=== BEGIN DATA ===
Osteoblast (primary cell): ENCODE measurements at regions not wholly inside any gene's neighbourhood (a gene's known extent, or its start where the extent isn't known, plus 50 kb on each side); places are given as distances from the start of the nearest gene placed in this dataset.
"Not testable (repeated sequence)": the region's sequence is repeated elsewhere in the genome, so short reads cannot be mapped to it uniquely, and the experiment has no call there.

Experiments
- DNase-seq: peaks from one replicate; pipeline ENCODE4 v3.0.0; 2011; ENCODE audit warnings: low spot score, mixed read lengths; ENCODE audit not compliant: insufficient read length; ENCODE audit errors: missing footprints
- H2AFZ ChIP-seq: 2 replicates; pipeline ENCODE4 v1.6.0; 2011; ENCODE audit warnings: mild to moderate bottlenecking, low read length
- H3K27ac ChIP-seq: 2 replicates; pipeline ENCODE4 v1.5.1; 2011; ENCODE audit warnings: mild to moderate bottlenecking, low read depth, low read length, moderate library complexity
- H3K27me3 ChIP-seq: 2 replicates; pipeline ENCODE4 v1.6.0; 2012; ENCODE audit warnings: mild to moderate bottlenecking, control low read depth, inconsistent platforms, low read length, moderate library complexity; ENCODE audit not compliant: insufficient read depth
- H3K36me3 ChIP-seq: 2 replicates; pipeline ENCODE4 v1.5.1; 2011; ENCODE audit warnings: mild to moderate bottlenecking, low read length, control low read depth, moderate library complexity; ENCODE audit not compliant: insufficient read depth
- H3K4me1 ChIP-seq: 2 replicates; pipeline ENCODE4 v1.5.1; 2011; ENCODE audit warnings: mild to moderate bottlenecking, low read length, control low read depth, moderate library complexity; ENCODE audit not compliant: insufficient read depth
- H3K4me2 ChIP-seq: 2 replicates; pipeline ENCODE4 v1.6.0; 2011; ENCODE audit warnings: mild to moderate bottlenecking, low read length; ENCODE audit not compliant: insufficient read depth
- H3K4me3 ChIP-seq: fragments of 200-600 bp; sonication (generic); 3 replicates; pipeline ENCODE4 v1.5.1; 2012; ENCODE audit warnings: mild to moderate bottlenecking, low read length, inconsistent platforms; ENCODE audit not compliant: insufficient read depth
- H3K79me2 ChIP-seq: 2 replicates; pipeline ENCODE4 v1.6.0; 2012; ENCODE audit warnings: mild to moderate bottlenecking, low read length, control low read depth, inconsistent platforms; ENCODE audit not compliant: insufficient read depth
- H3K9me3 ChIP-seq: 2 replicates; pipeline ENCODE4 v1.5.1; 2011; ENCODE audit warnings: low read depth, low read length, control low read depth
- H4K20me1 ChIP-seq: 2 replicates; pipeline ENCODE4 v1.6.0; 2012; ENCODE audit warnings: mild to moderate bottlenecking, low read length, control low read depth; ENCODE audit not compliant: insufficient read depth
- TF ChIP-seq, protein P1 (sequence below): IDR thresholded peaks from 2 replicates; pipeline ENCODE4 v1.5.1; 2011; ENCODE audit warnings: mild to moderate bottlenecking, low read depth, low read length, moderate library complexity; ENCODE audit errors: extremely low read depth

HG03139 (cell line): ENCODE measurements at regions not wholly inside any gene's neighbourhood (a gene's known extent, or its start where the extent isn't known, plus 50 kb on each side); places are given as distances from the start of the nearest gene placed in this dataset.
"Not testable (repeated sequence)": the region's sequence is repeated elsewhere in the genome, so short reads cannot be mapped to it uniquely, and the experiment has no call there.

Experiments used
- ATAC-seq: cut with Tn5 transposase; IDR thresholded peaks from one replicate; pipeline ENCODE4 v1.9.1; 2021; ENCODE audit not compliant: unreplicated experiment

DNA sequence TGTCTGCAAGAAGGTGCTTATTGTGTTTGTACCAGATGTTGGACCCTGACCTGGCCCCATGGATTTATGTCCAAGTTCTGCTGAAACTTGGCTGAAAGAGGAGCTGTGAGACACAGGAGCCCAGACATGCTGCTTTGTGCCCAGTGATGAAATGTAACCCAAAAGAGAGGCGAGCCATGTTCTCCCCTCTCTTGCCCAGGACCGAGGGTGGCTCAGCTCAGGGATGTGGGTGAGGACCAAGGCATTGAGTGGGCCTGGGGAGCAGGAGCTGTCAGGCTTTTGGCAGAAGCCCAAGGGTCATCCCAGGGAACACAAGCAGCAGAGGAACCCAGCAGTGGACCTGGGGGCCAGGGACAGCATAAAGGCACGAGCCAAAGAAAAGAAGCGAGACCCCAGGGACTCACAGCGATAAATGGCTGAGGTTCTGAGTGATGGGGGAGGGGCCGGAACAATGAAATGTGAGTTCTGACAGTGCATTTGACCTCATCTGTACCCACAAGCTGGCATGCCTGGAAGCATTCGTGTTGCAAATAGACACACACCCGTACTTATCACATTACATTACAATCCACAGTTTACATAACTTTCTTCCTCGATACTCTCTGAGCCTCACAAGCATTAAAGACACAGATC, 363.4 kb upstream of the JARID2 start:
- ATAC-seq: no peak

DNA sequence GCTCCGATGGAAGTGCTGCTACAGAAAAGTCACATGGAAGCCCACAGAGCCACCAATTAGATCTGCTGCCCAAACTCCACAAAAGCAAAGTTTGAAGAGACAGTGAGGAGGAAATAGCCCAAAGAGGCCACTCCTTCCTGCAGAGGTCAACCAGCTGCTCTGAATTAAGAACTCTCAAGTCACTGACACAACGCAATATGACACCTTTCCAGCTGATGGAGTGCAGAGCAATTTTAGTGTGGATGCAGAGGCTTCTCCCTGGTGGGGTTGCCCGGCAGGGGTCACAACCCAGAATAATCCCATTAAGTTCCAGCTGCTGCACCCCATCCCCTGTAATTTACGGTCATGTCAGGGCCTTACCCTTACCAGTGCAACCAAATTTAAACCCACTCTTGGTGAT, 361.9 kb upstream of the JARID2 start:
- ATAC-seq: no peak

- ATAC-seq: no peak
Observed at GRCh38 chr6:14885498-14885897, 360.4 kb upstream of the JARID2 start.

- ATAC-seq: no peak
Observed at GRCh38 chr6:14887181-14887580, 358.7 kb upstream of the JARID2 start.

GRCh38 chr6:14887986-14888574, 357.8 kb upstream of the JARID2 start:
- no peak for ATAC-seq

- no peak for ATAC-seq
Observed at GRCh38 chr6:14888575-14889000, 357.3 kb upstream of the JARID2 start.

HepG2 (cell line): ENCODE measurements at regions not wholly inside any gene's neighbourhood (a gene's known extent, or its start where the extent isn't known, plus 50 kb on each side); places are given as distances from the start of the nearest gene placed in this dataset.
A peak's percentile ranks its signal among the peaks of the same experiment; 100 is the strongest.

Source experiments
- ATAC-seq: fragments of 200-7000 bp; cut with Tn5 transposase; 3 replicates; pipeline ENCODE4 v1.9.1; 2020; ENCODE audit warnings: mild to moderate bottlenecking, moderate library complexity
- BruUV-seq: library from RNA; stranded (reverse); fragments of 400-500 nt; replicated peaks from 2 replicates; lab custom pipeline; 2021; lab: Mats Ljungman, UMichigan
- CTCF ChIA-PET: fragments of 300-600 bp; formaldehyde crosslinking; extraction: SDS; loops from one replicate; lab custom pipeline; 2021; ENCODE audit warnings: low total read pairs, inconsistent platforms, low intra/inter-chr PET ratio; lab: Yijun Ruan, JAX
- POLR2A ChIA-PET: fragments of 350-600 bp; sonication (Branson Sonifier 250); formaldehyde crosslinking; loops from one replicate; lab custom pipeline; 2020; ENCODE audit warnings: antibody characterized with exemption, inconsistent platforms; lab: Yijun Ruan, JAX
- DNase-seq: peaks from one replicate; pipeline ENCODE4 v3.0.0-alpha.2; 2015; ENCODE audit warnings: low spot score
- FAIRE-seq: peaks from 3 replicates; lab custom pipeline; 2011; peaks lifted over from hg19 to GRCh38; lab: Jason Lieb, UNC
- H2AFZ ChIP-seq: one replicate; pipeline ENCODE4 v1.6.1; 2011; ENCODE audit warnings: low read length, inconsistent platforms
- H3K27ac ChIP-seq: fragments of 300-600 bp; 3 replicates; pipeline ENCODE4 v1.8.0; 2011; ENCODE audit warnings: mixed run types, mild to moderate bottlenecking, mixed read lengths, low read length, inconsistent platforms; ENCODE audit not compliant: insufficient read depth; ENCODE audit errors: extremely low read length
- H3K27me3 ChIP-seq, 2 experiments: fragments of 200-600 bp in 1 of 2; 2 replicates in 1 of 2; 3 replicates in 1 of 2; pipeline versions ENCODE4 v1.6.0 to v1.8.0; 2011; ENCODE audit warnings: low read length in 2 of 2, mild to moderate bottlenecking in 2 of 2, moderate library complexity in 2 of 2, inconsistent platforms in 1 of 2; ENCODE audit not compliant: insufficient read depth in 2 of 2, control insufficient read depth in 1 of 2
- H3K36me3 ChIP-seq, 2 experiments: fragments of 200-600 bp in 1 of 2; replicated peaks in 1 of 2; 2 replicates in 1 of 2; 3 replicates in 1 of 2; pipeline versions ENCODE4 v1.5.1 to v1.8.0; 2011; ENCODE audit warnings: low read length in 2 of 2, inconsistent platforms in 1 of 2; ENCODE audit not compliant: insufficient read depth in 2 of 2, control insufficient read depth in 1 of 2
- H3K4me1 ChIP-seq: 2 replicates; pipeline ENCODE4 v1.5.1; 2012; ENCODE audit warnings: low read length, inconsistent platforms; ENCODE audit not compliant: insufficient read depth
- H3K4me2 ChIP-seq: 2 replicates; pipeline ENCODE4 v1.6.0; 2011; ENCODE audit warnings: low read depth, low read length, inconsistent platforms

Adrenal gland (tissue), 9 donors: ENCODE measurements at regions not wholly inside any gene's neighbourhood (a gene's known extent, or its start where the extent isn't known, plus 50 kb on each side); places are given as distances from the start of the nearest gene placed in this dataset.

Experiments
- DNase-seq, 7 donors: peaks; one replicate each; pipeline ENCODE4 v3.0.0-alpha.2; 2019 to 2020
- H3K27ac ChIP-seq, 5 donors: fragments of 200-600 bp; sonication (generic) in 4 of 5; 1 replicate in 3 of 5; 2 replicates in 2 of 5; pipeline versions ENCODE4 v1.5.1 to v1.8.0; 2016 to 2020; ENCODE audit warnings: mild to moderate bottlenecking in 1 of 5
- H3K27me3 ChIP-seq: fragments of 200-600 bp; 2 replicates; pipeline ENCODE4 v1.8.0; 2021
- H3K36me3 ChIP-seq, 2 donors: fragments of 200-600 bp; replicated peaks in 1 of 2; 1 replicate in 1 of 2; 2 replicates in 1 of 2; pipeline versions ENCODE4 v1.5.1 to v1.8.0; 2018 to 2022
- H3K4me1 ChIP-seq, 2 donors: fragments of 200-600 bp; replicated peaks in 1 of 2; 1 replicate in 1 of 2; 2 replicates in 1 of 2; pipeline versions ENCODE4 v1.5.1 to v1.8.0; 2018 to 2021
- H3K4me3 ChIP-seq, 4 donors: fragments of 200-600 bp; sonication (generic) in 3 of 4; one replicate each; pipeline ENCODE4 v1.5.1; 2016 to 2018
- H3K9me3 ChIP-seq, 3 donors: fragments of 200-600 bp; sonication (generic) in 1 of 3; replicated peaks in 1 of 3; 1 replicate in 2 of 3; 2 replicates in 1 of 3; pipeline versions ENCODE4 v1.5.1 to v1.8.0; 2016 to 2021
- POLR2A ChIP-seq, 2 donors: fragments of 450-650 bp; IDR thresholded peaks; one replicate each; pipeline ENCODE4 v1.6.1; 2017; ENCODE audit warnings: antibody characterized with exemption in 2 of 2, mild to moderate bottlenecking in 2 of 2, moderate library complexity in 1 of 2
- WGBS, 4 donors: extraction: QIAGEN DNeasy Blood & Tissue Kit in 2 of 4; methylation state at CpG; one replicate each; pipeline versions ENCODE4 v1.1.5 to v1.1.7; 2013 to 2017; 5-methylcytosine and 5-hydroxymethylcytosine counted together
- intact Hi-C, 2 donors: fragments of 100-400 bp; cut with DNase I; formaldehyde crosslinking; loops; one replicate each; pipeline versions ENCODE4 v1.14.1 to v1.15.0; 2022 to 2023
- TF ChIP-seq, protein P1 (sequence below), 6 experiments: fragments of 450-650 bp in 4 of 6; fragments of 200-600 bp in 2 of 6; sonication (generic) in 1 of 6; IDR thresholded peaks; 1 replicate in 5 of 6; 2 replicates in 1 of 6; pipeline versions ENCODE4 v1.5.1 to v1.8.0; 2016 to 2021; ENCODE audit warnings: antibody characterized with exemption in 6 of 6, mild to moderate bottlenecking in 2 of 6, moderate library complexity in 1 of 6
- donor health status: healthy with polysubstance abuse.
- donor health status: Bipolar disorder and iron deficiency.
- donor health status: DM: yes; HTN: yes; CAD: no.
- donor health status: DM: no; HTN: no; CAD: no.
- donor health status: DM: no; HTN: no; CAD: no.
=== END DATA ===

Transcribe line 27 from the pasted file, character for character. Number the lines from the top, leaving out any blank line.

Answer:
Observed at GRCh38 chr6:14887181-14887580, 358.7 kb upstream of the JARID2 start.